Q. I am due to reach my state retirement age of 65 in April 2015. This is before the state pension rises to £155 a week in April 2016, so I will receive only a state pension that is currently £110.15 a week and increases to £113.10 next April. I have about 40 years’ worth of NI contributions. I see from The Independent’s coverage of the Autumn Statement that the Chancellor has announced that people in my position will be able to make additional NI contributions to increase the amount of state pension they receive. How will this will work, who do I contact and how soon can I start to make additional contributions? SG, Hampshire.
A. A spokesman for HMRC says: “At the Autumn Statement 2013 the Government announced its intention to introduce a scheme to allow pensioners to top up their Additional State Pension by paying a new class of voluntary National Insurance contribution, to be known as Class 3A. The scheme will open in October 2015 and will be available to all pensioners who reach State Pension age before the introduction of the single tier pension in April 2016. Class 3A will give pensioners an option to top up their pension in a way that will protect them from inflation and offer protection to surviving spouses. In particular, it could help women, and those who have been self-employed, who tend to have low Additional Pension entitlement. The Government will now work with stakeholders on the detailed design of the scheme. If the reader would like to register their interest in the scheme they should email email@example.com.” HMRC believes that on the basis of the information you have provided you may be eligible to buy the Class 3A contributions when these become available in October 2015. However, there will not be any detailed information on the arrangements for some time. HMRC advises that before you make any decision on additional payments to request a state pension forecast: for details on how to do this go to www.gov.uk/state-pension-statement.
Q. I received an automated phone call from Nationwide suggesting there might be something awry with my credit card and asking that I phone the number 0845 351 2265. When I did, an automated voice said: “Welcome to Santander. We are too busy to answer your call. Good bye.” Is this an attempted fraud? FA, London.
A. No, this was a legitimate enquiry and it seems that you may have written down the number incorrectly. A spokeswoman for Nationwide explains: “One of Nationwide’s customer contact numbers is: 0845 351 2255, and one of Santander’s customer contact numbers is:0845 351 2265. As you can see, there’s only one digit difference. We’ve checked all the information and believe our customers are being given the correct telephone number for contacting Nationwide in these circumstances. Consequently we can only presume this customer either mis-dialled or mis-heard the number. Our website has full contact details if a customer is unsure of who to speak to. Alternatively they can pop into one of our branches or contact us directly on 08457 778833.” Santander confirms that it was its number that you dialled, but was very busy at the time you called.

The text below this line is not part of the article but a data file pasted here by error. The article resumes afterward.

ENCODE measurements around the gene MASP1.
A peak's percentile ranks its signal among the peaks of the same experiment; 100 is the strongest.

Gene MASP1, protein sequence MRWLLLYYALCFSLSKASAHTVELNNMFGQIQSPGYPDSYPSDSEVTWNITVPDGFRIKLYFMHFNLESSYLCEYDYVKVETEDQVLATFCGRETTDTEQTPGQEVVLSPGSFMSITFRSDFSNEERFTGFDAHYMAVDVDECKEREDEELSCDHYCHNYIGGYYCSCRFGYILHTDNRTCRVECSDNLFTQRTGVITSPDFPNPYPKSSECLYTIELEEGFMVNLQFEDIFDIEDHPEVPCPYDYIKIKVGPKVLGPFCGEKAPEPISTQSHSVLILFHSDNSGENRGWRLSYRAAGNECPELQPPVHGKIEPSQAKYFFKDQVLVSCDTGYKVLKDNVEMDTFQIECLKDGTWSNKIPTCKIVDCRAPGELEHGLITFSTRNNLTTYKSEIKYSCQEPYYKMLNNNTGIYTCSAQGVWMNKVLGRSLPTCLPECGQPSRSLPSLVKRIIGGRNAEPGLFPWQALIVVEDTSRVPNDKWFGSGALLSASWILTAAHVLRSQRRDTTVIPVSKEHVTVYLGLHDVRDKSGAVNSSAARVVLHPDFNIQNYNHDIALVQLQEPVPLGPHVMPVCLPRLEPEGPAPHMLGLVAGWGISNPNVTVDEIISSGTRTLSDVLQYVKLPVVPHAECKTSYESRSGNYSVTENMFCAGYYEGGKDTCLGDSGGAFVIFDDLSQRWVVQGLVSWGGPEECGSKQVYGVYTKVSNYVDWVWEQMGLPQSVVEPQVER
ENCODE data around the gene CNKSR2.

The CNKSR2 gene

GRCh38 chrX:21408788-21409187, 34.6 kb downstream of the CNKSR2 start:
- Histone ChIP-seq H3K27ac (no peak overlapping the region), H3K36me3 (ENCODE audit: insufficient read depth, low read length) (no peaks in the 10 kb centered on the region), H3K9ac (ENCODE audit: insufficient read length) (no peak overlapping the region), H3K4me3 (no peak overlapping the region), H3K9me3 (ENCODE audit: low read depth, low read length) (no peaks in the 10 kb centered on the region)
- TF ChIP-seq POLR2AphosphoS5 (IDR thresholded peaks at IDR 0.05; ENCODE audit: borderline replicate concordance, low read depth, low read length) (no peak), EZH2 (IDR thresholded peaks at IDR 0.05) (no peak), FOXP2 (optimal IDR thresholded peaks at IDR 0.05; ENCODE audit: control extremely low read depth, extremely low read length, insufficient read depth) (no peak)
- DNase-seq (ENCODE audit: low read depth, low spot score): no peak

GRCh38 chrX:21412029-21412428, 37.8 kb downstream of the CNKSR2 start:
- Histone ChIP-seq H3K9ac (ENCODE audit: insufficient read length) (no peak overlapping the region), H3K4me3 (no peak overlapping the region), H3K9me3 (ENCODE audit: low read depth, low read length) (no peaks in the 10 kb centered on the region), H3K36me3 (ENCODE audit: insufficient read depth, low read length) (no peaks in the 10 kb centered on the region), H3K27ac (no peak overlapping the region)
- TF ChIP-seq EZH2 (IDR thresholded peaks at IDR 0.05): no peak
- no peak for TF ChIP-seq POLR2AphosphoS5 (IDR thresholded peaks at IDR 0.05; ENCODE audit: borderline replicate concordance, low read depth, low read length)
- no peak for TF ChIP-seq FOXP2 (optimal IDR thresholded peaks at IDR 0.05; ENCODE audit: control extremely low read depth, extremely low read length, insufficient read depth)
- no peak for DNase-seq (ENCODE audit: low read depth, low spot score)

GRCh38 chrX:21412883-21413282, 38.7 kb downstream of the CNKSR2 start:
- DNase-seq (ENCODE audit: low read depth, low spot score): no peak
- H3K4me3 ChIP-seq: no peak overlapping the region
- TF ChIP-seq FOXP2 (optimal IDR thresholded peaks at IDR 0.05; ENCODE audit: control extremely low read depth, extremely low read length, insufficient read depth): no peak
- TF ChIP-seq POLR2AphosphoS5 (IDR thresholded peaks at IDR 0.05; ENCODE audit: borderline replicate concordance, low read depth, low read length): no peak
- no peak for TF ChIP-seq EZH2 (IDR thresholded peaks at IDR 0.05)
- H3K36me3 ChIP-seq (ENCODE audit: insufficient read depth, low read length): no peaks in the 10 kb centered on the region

Q. We booked a holiday for four people to Cairo with Virgin Holidays that was scheduled to depart on 21 July. We were told that we must have holiday insurance, which we obtained with Staysure for £58. With the trouble in Cairo, we kept asking Virgin Holidays whether the holiday would be cancelled. If we had decided to cancel, we would have lost our money. Ten days before we were due to depart Virgin cancelled, saying that they could not let us travel under the circumstances. They refunded our money, but not our travel insurance because we booked with a third party. We cancelled our insurance with Staysure straightaway, but they would also not refund our money as it was less than 28 days before departure. They offered to carry our credit balance to a new holiday insurance policy, but only for three months. After we spent three months complaining, Staysure would agree only to repay half. I am now out of pocket through no fault of my own. Even though Virgin Holidays left it to late for us to book another holiday, they still refused to refund the money. If Virgin Holidays had done the decent thing and cancelled earlier I could have got a full refund from Staysure. Instead they kept hanging on in the hope that things would improve in Egypt. RA, Kent.
A. Neither Virgin Holidays nor Staysure will refund the balance of your insurance premium. A spokeswoman for Virgin Holidays said: ““Virgin Holidays is sorry that [the reader’s] and his family’s holiday plans to Cairo were disrupted due to the political situation in Egypt. Virgin Holidays don’t insist on our customers having travel insurance, but we strongly recommend customers have adequate cover to protect against a number of possible scenarios before and during a holiday such as ill health, loss of property and other unforeseen circumstances. As the situation in Egypt was outside of Virgin Holidays’ control we would not be able to consider claims for out of pocket expenses resulting from the cancellation of their holiday, although we were happy to provide a full refund [of the cost of the holiday].” A spokeswoman for Staysure said: “When the customer informed us that Virgin had cancelled his break and so he may not be travelling after all, we offered to defer his policy which would allow time for new travel arrangements to be made. When he then informed us he had not made alternative arrangements, we made a goodwill gesture equivalent to half of the premium paid. There is a point of principle here in that while the customer was given time to make new arrangements following Virgin’s cancellation of his holiday, his cover with us was still valid and had been in place since he purchased the policy on 23 April.”